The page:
Diary of a Litter Picker: Flotsam on New Forest Shores

Collecting plastic pollution along the Solent

It took two adults and two small children more than an hour to collect this flotsam washed up along the Solent within the New Forest National Park.

Expert at spotting micro-plastics

The collection ended up weighing about 3 Kgs, despite cellophane and a large number of light, fly-away wrappers. The contents included hundreds of tiny pieces of plastic found in the shingle or blown inland.

A pencil, a washer and a tab from a life jacket

Sorting the colours brought attention to objects that the Marine Conservation Society would classify under ‘sewage’, ‘fishing’ and ‘litter’, thankfully well washed in seawater.

Solent flotsam – including evidence of sewage

Plastic straws and cotton bud stalks have thankfully been banned but plastic pollution remains a huge problem. We need to do what we can to turn the tide.

A plastic straw, a shotgun cartridge, the tip of a boathook and the handle of a brush

What most distresses me are signs that birds are confusing styrofoam with the natural remains of cephalopods that they peck at in search of calcium.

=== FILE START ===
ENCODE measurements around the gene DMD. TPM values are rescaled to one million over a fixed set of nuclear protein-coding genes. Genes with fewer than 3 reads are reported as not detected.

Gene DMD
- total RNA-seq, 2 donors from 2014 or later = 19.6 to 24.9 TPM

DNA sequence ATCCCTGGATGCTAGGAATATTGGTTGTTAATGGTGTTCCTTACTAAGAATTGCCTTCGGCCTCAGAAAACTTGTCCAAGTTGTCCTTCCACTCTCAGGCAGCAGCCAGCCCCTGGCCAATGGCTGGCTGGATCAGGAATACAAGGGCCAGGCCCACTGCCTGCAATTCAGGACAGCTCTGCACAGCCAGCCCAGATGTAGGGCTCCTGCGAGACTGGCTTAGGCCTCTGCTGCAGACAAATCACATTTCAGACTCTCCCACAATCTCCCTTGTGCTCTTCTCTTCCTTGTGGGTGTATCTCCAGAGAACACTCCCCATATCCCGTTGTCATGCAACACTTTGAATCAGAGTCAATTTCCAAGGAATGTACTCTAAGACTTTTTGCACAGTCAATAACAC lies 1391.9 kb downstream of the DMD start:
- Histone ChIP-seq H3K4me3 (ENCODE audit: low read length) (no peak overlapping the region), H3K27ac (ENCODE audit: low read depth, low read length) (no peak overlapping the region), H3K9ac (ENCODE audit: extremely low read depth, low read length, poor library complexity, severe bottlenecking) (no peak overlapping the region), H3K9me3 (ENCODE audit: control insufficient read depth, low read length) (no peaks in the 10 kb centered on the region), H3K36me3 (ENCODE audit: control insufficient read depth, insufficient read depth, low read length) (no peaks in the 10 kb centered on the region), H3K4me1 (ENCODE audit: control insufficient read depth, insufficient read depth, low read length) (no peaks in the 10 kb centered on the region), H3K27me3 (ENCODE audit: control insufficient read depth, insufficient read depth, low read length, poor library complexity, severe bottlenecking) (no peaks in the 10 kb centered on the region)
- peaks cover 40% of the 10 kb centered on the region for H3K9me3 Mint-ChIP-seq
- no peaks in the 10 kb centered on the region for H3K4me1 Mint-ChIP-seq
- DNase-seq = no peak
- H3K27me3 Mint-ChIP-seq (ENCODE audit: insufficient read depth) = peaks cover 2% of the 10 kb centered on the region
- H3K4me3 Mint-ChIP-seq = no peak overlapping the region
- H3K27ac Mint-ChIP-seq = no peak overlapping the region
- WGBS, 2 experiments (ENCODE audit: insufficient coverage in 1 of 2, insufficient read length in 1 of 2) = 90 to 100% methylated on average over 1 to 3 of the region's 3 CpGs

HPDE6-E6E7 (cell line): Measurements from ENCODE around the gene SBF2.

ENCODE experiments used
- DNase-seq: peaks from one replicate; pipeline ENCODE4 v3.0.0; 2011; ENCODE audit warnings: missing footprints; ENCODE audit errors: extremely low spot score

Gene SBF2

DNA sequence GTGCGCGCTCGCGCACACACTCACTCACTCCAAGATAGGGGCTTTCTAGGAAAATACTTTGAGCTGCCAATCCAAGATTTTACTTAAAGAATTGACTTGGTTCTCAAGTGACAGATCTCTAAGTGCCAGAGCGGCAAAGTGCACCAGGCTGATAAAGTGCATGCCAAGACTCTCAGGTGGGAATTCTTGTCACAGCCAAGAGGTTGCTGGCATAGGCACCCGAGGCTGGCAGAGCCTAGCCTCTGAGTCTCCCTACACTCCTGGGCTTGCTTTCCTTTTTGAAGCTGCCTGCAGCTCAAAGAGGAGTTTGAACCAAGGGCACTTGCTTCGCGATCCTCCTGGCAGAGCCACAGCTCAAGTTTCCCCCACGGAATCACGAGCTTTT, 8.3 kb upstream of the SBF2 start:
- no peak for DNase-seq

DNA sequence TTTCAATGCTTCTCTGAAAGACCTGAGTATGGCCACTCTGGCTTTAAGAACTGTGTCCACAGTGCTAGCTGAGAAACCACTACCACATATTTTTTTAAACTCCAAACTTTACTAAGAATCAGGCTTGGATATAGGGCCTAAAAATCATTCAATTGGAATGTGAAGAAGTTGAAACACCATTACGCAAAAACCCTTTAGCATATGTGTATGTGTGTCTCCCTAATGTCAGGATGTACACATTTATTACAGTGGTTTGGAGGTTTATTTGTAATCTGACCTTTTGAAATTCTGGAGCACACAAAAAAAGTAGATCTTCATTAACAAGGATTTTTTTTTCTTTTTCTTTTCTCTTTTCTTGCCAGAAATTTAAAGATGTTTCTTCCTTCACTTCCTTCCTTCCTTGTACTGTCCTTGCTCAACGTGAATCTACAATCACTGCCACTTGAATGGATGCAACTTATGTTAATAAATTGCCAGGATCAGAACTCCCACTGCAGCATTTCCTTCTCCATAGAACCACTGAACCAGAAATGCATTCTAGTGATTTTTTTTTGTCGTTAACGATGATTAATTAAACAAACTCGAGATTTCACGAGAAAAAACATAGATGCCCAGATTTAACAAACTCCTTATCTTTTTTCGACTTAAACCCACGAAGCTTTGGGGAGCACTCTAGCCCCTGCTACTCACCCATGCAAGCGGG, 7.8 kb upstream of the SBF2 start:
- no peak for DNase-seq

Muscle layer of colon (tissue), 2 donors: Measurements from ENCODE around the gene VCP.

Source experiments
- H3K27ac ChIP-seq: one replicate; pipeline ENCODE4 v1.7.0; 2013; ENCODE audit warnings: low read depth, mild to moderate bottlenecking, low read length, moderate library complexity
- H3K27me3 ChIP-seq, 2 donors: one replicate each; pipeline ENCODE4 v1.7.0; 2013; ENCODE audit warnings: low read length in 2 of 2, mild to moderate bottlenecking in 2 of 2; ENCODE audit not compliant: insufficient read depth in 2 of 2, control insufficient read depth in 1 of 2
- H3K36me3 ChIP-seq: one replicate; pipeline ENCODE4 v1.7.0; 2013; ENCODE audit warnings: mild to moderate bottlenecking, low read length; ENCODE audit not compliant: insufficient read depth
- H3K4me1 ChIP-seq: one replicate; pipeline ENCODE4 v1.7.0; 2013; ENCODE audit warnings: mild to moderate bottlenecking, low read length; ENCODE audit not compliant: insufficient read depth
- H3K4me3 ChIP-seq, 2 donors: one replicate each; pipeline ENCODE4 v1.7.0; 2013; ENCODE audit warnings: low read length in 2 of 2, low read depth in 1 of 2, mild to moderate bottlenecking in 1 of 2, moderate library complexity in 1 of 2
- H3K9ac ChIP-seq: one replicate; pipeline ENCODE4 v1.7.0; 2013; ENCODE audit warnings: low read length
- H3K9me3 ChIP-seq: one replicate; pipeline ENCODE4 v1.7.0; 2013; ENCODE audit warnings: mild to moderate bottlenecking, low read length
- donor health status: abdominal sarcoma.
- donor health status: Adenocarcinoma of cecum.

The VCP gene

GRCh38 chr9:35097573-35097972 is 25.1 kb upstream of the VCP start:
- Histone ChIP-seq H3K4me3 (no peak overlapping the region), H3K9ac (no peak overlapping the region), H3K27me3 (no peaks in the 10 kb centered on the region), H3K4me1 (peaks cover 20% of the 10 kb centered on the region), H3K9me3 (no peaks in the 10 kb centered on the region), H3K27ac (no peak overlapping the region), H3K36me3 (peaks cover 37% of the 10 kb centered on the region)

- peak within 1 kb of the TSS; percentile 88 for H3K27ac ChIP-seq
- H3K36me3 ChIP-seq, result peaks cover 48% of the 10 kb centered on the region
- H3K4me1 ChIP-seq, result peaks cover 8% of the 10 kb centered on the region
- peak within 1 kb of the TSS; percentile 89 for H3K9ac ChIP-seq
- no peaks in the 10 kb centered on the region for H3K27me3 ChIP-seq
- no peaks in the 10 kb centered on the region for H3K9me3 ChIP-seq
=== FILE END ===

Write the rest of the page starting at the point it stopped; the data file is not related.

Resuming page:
Insulation material and single use styrofoam

I sort out the marine rope and fishing tackle, which is stored for a future project.

Fishing line and shellfish traps

All this, and broken glass, was collected from a beach where children play. There are serviced, wildlife-proof litter bins, and since it is remote, requiring a parking permit, it is never crowded. After an hour of labour, the litter pickers are rewarded with cool drinks.

For photos of a previous Solent Beach Clean – please click here. You can see which items turn up month after month, such as green ‘sea kisses’ and tampon applicators.

Sophie Neville happy beach cleaning

Author: Sophie Neville

Writer and charity fundraiser

5 thoughts on “Diary of a Litter Picker: Flotsam on New Forest Shores”

  1. It’s horrendous, what you find on the beach. And, as you say, a hazard for children and wildlife. It’s lovely to see the happy photo at the end of the post; just such a shame you found so much litter.

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